Women in STEM

Dinosaur Bones and Women in STEM

Women in STEM

Tristan MacLean speaking with Jana Leyden of the Cornell University Public Service Center and her staff

On October 4th the American Association of University Women (AAUW) held a conference titled FROM MUD PIES TO DINOSAUR BONES: Encouraging Girls’ Interest in STEM.  It was an original title and it caught my attention on Twitter so I got in touch with Muriel Everhart, President of the Ithaca Branch of AAUW to find out more.

The conference was held at the Paleontological Research Institution’s Museum of the Earth and had a program full of interesting talks on formal and informal STEM education, as well as online learning.

Speakers included Sara Silverstone, Director of the Empire State STEM Learning Network, Ellie Fulmer, Assistant Professor in the Education Department at Ithaca College, Sally Wolfe a teacher, Patrice Prusko of Cornell University, Illa Burbank, President of IthacaSTEM Advocates and Warren Allmon, Director of the Paleontological Research Institution.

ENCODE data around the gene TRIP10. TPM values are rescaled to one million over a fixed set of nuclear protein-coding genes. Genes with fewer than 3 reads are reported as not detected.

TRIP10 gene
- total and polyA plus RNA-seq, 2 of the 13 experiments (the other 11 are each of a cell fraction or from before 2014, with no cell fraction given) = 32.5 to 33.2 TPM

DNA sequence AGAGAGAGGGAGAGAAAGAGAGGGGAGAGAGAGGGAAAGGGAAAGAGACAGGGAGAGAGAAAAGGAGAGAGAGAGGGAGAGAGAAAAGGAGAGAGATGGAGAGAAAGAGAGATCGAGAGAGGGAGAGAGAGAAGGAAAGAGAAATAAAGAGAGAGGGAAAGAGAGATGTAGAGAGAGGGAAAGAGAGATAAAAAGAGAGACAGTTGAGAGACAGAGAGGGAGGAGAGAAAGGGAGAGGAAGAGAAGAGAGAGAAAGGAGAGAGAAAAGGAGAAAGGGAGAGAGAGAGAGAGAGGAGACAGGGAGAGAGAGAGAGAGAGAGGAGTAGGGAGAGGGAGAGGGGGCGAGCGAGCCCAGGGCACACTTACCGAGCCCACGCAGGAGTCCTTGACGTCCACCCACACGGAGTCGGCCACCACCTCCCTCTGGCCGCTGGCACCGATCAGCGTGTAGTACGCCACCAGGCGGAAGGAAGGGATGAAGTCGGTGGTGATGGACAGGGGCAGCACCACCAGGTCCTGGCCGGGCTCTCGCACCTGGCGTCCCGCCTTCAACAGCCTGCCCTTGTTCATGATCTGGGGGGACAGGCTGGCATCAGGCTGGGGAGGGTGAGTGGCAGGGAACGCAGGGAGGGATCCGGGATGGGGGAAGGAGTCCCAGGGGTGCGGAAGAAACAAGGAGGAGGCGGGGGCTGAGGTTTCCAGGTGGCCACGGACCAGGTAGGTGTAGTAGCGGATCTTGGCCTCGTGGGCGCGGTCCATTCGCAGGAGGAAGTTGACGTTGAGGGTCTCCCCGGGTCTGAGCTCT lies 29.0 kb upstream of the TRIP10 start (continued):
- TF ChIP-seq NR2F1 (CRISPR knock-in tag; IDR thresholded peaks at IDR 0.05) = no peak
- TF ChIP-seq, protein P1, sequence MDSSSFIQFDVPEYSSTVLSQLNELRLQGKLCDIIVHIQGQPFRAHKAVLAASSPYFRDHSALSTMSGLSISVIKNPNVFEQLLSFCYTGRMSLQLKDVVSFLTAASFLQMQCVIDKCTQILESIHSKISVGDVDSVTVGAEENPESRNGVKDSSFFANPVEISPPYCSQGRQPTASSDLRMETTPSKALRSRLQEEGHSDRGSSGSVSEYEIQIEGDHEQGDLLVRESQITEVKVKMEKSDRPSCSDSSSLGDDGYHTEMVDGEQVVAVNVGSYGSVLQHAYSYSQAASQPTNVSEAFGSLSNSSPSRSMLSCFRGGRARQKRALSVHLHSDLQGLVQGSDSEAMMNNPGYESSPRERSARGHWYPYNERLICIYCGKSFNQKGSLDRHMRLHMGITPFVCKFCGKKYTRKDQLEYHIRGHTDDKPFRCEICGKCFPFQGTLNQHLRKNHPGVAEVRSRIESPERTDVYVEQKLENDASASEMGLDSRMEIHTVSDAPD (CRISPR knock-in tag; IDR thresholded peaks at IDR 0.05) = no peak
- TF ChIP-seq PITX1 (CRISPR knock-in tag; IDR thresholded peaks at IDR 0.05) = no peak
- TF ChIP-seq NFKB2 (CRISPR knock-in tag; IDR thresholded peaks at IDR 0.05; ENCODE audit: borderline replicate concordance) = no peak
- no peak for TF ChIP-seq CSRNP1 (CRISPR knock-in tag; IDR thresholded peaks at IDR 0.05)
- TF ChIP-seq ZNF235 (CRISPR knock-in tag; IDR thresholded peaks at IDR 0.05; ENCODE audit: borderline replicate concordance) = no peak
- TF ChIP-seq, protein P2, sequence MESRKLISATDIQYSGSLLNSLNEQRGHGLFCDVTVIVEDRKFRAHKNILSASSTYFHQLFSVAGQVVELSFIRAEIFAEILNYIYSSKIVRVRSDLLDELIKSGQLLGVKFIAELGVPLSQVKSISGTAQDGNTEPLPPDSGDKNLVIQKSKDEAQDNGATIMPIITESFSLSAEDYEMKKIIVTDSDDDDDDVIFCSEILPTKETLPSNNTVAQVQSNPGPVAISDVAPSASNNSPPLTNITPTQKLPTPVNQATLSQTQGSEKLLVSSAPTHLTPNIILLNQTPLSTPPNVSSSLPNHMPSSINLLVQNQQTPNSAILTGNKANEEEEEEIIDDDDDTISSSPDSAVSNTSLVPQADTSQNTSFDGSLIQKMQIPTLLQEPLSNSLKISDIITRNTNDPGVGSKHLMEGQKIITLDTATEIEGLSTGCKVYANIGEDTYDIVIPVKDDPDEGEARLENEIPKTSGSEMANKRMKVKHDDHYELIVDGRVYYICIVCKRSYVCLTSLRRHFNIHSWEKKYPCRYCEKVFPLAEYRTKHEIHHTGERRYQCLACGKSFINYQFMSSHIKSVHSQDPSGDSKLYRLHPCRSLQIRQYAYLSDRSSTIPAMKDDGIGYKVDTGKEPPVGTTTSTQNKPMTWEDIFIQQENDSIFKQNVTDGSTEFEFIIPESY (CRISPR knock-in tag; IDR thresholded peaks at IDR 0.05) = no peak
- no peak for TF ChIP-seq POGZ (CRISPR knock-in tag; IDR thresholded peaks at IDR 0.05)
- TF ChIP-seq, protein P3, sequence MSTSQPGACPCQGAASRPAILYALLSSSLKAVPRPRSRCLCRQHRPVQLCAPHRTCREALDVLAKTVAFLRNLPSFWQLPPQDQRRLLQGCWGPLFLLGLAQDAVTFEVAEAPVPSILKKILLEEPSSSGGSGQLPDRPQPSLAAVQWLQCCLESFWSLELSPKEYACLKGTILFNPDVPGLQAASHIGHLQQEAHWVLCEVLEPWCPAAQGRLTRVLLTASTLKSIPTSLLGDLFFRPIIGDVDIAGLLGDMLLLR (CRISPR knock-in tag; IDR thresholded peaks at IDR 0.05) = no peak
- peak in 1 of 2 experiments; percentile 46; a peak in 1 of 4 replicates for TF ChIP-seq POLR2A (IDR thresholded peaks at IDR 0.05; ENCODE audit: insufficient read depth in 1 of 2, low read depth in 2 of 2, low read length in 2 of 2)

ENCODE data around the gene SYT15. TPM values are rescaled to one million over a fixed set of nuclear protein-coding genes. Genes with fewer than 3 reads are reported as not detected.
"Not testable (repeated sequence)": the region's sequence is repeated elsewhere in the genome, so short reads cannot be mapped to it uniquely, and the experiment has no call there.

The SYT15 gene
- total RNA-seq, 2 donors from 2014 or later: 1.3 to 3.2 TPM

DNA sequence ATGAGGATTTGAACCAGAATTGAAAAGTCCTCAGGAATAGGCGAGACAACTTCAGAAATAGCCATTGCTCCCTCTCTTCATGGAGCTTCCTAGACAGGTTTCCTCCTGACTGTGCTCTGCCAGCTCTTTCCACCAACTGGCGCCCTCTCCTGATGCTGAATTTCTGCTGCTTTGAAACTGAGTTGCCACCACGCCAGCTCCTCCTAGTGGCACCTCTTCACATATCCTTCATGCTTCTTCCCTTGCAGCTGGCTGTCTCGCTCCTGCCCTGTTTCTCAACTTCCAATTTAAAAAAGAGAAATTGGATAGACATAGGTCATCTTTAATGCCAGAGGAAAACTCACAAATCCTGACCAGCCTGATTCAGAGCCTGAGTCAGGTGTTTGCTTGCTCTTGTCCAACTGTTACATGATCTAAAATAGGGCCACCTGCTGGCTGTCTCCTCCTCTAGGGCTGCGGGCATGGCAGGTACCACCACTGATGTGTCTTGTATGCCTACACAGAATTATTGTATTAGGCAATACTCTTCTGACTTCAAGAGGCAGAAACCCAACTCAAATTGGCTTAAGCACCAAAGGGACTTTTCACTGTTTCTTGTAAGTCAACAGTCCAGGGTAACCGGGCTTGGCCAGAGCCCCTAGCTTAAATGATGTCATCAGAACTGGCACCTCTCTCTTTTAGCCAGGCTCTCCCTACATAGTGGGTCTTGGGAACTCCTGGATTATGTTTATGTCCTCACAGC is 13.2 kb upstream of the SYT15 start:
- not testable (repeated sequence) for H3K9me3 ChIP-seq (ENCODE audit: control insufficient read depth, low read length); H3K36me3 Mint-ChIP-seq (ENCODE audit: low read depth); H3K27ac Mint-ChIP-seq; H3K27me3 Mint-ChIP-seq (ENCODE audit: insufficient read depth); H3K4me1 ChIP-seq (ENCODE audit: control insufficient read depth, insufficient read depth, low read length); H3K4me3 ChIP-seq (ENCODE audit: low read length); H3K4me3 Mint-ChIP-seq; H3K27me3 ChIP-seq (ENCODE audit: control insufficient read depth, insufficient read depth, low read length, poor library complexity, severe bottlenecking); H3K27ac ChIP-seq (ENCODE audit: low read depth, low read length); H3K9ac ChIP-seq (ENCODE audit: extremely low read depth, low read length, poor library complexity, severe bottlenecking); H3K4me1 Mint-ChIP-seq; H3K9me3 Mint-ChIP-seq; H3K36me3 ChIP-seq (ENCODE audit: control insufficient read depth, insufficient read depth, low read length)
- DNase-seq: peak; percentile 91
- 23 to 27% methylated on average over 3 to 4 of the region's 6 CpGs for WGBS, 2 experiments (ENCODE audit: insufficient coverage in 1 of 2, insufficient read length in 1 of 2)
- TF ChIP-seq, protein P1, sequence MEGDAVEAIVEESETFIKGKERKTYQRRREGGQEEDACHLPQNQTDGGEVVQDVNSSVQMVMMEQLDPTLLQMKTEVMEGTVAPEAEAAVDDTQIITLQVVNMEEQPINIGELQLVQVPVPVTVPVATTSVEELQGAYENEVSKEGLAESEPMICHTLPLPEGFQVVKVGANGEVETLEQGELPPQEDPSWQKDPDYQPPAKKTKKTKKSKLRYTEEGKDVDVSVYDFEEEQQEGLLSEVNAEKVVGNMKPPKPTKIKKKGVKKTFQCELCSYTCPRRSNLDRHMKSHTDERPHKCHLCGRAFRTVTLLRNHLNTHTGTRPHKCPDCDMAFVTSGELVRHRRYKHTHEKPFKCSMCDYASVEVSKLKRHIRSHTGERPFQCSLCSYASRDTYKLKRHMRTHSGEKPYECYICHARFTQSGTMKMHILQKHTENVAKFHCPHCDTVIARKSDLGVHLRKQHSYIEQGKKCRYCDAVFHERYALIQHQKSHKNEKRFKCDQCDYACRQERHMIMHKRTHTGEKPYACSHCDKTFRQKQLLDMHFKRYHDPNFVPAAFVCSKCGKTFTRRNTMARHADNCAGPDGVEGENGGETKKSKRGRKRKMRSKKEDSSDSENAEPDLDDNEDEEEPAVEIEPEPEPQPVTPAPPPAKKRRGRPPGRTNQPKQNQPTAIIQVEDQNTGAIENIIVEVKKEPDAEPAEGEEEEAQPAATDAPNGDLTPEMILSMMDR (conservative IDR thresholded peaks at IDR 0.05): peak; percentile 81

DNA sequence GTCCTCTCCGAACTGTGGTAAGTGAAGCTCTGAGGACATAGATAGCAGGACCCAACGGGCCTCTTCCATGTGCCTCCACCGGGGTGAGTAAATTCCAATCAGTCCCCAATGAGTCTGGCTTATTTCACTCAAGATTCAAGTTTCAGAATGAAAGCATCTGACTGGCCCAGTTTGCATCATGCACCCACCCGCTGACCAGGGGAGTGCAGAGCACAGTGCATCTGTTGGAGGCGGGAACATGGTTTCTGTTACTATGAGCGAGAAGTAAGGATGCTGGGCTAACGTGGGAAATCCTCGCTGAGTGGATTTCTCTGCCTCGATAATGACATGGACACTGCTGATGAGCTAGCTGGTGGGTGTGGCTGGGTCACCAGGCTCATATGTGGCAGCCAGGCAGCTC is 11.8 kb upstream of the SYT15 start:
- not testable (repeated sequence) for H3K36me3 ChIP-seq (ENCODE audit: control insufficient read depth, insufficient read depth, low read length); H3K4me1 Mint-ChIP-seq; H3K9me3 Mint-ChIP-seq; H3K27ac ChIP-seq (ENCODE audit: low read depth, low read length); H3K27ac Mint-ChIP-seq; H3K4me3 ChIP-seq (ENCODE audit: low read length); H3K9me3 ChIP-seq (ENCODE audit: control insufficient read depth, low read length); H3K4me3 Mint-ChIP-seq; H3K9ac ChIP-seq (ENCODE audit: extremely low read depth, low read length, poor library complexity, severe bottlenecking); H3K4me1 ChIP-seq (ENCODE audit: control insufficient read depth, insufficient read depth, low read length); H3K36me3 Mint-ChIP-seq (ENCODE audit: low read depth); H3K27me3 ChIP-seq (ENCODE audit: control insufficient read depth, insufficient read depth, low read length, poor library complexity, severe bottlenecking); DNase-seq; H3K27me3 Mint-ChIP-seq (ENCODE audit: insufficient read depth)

I'm a Scientist USA flyerLooking at the program it seemed like just the sort of event where the attendees would like to hear more about I’m a Scientist USA and the involvement of Lindsay Hunter, underground astronaut and one of the discoverers of Homo Naledi. So I offered to set up a stand and talk to the attendees about online engagement and paleoanthropology.

I was provided space on a table right outside the conference room and whenever the presentations weren’t underway I was busy explaining just how I’m a Scientist works.

Before the last speaker of the day, Warren Allmon, gave a fascinating talk about the history of women in paleontology I was asked to speaker for 10 minutes to the women. I had not been expecting to speak so I delivered a very impromptu outline of the concept and format of I’m a Scientist to everyone and included what I knew about the discovery of Homo Naledi. One of the questions I was asked was how we recruit participants to I’m a Scientist, providing a great opportunity to speak in more depth about the efforts we had gone to recruiting more women.

It was a really great opportunity to meet others interested in, and working in, STEM education. The importance of encouraging more girls and young women to have an interest in STEM cannot be understated and illustrating its importance was the presence of a journalist covering the event for the Cornell Chronicle  – Conference addresses gender disparity in STEM.


Posted on October 30, 2015 by modjosh in News. Comments Off on Dinosaur Bones and Women in STEM